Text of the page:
I do this after I cut the canvas off its frame, you can do it before, I don't care, I'm not your Mother. When you paint your canvas on the back it will roll up like a pretzel, you can tape it down to prevent this or not, I don't, I prefer to struggle because thats just how I am. I use whatever acrylic paint I grab and just scrub it into the canvas until it is all covered, you can make it pretty or not at this stage, it doesn't really matter to me as I am going to stencil the thing to death once its dry anyway. I let it dry (it takes LONG at the moment because it is winter here) then flip it right side up, flatten and stick it under something, usually a file folder full of stencils because its handy but anything with some weight will do.
Once it is flattened for a bit I pull it out and begin stenciling. It doesn't roll anymore after the first coat so that is a non issue at this point. Again I use acrylic paint, pens, whatever I have grabbed. I often use a liquid paper pen for white doodles as my gel pen isn't fond of working on canvas, paint pens would work too I just don't have any.
Once you decide the inside of your book looks as awesome as the outside, you are ready for the next step.
Step 4: Sewing, or Not
This is where the sewing machine comes into it for me. You could hand sew if you want to or not sew at all. I like to zigzag around the edges and often create a bit of a pocket in the front and back covers. Mainly I do this to hold down any papers that I have used as texture previously and now cut when I sized my covers, sometimes they start to try and come away at the edges and sewing them down is the quickest way for me to fix this problem. if you don't have stray papers to secure then it isn't really necessary unless you like the look.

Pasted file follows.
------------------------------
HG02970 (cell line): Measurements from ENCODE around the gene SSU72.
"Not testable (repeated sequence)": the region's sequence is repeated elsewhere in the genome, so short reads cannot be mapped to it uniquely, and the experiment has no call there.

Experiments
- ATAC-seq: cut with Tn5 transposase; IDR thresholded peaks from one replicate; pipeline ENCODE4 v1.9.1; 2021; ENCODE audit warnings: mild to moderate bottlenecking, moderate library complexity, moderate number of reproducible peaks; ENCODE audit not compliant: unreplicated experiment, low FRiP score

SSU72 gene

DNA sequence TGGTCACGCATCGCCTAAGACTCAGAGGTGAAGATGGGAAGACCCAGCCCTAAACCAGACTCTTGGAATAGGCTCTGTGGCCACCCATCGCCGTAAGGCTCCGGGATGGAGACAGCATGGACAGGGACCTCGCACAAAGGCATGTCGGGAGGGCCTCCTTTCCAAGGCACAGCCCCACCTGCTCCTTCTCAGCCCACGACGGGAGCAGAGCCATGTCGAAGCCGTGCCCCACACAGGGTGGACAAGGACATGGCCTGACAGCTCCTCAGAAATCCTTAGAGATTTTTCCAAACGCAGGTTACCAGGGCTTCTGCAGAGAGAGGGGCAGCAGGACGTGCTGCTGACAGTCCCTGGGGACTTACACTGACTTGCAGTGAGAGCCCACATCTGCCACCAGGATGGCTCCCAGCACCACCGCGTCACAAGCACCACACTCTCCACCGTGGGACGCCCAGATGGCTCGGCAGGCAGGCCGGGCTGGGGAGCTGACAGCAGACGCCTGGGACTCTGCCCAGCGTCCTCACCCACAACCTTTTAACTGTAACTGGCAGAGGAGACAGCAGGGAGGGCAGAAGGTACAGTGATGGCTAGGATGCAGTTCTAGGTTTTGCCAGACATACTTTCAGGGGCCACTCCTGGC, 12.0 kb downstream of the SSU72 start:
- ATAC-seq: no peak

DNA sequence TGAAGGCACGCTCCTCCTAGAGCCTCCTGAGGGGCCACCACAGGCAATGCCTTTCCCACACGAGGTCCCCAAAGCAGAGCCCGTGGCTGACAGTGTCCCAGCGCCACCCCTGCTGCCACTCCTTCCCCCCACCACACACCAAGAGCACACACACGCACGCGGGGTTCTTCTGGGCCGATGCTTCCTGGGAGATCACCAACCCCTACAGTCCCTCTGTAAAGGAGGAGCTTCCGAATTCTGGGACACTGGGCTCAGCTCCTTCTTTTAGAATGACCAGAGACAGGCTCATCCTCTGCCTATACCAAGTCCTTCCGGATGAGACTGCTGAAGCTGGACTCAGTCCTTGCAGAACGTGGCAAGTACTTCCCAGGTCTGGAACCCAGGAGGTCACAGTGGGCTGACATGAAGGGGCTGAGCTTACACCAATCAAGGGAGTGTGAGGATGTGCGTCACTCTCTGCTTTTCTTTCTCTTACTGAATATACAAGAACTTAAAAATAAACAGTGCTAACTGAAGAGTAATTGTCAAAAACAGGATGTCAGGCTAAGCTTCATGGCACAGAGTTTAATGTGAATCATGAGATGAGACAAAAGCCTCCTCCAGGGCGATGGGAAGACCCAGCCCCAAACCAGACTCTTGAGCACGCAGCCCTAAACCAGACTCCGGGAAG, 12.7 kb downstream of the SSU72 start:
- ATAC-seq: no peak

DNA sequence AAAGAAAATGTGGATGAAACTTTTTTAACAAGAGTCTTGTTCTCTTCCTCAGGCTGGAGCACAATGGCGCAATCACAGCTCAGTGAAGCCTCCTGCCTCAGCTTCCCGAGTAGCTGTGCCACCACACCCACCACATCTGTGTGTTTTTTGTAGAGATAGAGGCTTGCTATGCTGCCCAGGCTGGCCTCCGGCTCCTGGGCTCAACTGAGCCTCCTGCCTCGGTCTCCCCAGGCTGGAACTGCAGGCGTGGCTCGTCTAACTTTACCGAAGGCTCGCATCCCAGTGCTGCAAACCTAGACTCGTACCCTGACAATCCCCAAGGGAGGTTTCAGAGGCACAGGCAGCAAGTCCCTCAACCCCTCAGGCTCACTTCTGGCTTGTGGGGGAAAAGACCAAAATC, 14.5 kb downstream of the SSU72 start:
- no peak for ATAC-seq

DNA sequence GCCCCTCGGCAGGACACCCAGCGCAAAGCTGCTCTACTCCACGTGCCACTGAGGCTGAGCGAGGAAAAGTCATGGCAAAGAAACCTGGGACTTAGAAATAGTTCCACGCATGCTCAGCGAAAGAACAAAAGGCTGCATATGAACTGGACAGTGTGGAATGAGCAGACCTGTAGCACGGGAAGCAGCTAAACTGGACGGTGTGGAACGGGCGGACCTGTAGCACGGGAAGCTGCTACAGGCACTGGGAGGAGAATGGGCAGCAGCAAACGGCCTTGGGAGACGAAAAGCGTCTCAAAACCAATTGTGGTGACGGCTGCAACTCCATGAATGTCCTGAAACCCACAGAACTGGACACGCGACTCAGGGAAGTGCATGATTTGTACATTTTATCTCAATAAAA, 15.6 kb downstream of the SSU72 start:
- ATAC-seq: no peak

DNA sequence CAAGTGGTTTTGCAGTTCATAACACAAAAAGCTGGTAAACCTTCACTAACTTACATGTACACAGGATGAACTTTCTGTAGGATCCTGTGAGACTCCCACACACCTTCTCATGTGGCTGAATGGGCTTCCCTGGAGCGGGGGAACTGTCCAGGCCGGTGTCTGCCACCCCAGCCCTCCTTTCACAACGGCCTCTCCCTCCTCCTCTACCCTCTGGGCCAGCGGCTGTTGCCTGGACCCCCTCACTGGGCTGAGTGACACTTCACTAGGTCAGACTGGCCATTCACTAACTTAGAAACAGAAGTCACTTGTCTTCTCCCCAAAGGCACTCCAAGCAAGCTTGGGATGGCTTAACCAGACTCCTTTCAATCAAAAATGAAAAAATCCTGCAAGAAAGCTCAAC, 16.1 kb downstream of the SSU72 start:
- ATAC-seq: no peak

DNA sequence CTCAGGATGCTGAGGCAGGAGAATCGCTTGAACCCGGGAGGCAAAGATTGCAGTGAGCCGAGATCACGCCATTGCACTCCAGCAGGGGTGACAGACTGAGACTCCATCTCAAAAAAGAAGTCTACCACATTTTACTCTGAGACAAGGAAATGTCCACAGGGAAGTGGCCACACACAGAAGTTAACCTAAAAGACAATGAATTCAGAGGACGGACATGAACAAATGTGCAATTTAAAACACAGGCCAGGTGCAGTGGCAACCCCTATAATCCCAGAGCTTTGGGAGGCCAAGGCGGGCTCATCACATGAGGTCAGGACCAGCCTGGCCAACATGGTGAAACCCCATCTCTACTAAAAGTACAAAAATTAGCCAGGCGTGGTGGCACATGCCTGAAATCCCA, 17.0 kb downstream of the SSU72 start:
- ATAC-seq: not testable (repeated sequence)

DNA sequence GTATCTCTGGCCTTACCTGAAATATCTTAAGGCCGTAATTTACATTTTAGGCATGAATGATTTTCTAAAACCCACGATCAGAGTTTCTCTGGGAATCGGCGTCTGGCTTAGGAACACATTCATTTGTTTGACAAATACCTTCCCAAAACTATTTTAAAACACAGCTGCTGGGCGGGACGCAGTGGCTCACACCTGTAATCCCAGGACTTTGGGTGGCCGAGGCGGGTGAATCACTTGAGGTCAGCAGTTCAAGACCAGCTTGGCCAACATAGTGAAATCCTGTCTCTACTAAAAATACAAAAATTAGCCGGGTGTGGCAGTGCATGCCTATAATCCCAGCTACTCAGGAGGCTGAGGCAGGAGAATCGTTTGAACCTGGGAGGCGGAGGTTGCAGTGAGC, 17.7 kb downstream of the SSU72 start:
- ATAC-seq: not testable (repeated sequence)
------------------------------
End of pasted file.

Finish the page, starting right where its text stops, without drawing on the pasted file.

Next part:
I use a really old needle for this, I sew paper a lot so keep separate needles for that job as they get blunt very quickly. Sewing fabric requires a sharper needle to work properly (found that out myself by trial and error, lots of error). I treat the canvas like it is paper because mine often have a lot of paper attached.
Step 5: Making Your Pages
Find a bunch of paper. I use about 9 sheets, folded in half which gives you 18 pages in your little notebook.
I measure my cover and make my sheets a little smaller than the cover so they are protected by the cover when it is closed. It doesn't matter if they are odd sizes, just so that they fit inside. I use a variety of papers because I like the look but you can use the paper of your choice.
Step 6: Sewing in Your Pages
You can now bind your pages into your little book cover. I do whatever takes my fancy. I was surprised to find my machine would sew through all 9 sheets of paper and the cover stacked together so sometimes I do that (it kind of perforates the paper too so its easy to tear out if you want to leave a note or something). You can use a simple book binding stitch or a Japanese book binding technique or whatever you enjoy the look of. There are tons of tutorials for that around, I have examples of a couple of them here on finished books but I'm not going to re-invent the wheel and go into it all in depth.
Once you have decided how to sew in your pages and completed this step you have a cute and very personalised notebook. Great to give as gifts or keep in your back pocket.
Step 7: All Finished... Enjoy!
This is an entry in the
Sew Tough Challenge